Lecture 9, AK - Tuesday November 26th 2013 LECTURE 9 ANNA...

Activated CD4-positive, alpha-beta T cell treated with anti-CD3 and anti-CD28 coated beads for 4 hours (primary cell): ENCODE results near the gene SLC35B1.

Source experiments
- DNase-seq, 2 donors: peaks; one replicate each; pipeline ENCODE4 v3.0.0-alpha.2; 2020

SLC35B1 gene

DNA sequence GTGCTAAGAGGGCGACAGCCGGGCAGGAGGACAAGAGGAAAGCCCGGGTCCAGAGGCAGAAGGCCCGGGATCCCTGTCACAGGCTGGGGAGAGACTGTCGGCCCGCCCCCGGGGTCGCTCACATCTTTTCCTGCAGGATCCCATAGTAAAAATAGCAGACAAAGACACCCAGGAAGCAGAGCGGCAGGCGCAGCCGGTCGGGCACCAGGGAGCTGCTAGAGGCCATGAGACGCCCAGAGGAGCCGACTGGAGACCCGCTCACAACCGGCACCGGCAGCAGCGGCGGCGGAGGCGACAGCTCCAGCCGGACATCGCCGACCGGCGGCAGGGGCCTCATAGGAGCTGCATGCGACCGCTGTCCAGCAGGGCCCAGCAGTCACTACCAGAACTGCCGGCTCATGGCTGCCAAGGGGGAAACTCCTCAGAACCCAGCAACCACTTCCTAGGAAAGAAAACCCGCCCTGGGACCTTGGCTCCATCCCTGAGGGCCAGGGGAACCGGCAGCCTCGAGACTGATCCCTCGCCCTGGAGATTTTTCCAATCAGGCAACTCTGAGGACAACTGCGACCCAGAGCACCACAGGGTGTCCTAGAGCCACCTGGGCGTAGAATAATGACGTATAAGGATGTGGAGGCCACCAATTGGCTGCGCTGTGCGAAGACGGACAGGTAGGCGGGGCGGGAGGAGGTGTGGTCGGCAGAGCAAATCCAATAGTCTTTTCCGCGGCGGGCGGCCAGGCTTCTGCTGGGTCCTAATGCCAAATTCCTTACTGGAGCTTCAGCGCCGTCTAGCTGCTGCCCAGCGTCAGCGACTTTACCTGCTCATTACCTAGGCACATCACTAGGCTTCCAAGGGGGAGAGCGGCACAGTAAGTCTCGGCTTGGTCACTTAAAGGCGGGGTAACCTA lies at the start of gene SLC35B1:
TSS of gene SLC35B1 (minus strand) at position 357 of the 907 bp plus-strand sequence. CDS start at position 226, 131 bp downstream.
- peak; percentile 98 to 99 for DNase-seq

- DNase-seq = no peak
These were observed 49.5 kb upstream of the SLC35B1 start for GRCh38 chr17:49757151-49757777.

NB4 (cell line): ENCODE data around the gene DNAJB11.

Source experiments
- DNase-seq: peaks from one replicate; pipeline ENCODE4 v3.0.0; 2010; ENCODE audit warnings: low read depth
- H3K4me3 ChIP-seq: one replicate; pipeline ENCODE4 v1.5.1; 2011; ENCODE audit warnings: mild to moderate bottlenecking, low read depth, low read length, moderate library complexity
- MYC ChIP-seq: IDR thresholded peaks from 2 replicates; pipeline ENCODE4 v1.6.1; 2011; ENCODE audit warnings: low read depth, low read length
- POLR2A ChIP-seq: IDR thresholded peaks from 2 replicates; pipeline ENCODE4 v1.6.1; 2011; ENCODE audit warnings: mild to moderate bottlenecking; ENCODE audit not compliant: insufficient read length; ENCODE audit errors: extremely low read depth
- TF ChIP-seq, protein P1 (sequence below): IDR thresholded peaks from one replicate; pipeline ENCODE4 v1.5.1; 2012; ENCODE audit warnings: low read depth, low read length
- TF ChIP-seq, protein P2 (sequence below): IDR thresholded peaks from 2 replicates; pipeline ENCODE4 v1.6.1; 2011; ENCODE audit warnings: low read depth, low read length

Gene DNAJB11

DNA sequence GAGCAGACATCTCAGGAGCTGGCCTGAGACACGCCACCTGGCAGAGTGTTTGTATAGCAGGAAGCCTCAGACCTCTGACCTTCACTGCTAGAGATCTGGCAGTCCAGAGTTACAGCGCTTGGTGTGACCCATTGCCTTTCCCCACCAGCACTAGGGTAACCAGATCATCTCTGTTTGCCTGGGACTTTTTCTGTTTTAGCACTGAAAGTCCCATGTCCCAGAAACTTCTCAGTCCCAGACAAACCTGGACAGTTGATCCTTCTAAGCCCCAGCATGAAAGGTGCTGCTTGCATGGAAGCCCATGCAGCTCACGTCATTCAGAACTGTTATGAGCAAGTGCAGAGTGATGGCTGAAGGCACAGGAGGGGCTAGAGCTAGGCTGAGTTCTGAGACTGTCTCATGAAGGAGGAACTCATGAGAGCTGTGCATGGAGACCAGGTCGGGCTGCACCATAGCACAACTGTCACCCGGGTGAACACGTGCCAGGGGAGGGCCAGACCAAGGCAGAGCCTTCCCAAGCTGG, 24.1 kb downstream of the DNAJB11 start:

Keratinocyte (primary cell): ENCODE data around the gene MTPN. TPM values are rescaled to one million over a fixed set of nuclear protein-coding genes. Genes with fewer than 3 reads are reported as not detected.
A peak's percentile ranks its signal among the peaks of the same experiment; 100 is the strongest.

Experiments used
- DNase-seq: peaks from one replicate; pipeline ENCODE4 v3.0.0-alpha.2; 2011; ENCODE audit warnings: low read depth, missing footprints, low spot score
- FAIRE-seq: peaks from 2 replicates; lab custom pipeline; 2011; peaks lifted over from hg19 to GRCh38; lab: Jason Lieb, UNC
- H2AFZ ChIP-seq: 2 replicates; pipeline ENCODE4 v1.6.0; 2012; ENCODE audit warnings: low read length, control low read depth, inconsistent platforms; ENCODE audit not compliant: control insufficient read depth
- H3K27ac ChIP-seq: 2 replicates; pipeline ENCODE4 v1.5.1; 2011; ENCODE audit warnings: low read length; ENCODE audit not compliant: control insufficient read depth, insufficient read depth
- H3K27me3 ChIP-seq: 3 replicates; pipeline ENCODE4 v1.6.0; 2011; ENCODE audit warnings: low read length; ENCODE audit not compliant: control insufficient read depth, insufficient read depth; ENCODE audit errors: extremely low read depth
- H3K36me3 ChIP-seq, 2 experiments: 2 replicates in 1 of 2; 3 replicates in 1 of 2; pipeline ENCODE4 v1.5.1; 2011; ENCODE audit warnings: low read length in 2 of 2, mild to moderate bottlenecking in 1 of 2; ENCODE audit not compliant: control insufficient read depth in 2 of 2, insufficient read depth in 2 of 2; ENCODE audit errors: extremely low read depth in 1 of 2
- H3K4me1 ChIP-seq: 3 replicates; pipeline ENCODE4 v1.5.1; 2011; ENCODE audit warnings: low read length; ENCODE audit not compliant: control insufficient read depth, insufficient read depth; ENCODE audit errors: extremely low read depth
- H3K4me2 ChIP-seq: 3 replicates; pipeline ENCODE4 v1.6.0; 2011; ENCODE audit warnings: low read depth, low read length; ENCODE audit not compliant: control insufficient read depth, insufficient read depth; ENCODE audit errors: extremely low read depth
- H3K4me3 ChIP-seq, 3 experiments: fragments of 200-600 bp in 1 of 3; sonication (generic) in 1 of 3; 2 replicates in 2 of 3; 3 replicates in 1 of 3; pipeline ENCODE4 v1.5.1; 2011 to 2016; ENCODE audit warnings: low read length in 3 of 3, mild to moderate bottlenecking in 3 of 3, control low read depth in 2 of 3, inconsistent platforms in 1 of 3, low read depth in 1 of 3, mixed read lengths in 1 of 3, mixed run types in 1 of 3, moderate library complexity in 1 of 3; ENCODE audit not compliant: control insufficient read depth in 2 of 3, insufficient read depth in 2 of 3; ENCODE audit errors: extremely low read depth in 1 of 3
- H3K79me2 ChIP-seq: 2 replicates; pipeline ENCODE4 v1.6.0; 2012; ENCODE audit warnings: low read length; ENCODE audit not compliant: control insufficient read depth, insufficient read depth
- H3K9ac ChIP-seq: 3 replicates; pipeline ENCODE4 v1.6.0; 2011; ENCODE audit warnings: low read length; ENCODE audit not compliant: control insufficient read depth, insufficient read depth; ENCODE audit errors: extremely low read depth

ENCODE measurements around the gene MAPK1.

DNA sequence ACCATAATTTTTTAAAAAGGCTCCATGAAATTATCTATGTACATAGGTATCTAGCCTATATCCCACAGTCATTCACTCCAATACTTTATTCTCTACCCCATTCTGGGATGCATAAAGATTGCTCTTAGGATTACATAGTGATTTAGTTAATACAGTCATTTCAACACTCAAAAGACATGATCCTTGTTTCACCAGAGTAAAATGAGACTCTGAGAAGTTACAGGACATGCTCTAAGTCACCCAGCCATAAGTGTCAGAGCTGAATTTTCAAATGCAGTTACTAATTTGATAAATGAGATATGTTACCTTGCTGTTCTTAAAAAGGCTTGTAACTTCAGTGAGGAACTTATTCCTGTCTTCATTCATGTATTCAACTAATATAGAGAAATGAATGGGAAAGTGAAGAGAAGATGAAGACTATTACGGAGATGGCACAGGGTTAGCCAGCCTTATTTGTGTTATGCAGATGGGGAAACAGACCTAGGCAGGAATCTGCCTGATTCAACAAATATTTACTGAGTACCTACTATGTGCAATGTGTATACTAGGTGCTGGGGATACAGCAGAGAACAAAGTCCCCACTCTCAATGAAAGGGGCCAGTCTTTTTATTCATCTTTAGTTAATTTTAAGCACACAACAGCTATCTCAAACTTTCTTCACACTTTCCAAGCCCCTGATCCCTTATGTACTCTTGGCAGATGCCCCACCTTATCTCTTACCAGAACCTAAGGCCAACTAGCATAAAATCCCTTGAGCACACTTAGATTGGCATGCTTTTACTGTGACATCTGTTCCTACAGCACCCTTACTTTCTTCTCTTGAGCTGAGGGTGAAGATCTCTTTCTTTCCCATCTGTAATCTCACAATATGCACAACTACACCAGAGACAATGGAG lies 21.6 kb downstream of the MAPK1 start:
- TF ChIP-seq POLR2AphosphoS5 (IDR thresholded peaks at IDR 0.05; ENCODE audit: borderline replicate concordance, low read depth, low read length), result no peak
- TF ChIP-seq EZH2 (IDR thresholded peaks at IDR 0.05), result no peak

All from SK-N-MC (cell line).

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Tuesday, November 26 th , 2013 L ECTURE 9: A NNA K ARENINA . Part 7: childbirth scene when Levin’s son is born; Levin is surprised (makes a similar comment about this in Part 8) because his feelings for the newborn, his son, aren’t what he expected them to be (triumph, glory, joy) – instead, he feels something entirely different. Just the way that when he was married, he was happy but not at all the way he expected to be. Tolstoy constantly tries to teach you is that the more things look like a familiar story you have heard, the less likely they are to be true. The story makes things look too neat and reality is much less like a model or theory, and is much more messy. o When Levin looks at his son, he feels a combination of pity and disgust. This is exactly right because that is what love really feels like. This infant, who is so absolutely, totally helpless and doesn’t even know it’s alive, will take weeks before it can roll over, it is infinitely vulnerable, and you are all that stands besides it – suffering and death, the child would not even understand. If you really feel for it, the feeling of intense pity and disgust is what you will feel – that is what love really feels like. It feels like a new source of vulnerability. This is Tolstoy, the realist. Love does not feel like glory or triumph, but it is the new source of vulnerability that incites pity and disgust. Pg. 835-836 (Part 7): Anna is one of the great philosophical heroines of Russian literature. Anna wants all of life to be governed by one thing; any philosophy that suggests that the entire world must be governed by one thing will be wrong because life is a mess. Anna is a totalitarian of meaning – reality doesn’t fit this belief. The elemental force, the complexity of things, will not tolerate this belief. Anna’s totalism and romanticism makes her philosophy evolve into newer philosophies. o If you see the world in a certain light, you are closed to disconfirmation. Actual empirical data will not support your hypothesis; you do not want to admit the painful truth. The fact that you object shows that you are trying to undermine the true vision. All totalist philosophies work this way; they are closed to disconfirmation. Everything that he does, she will find a way to work against it – she will find grounds and reason to prove her objection. o If he has some other interest, that shows he does not love her; but if she gets angry at this, she feels a sense of terror that she will lose him, and so she strives to somehow make it up to him (we see this over and over again), and when she succeeds, she feels humiliated and interprets his warmth to her as having a shade of self-contempt, and then she wants to rebel against that, which starts the cycle all over again into a spiral downward.

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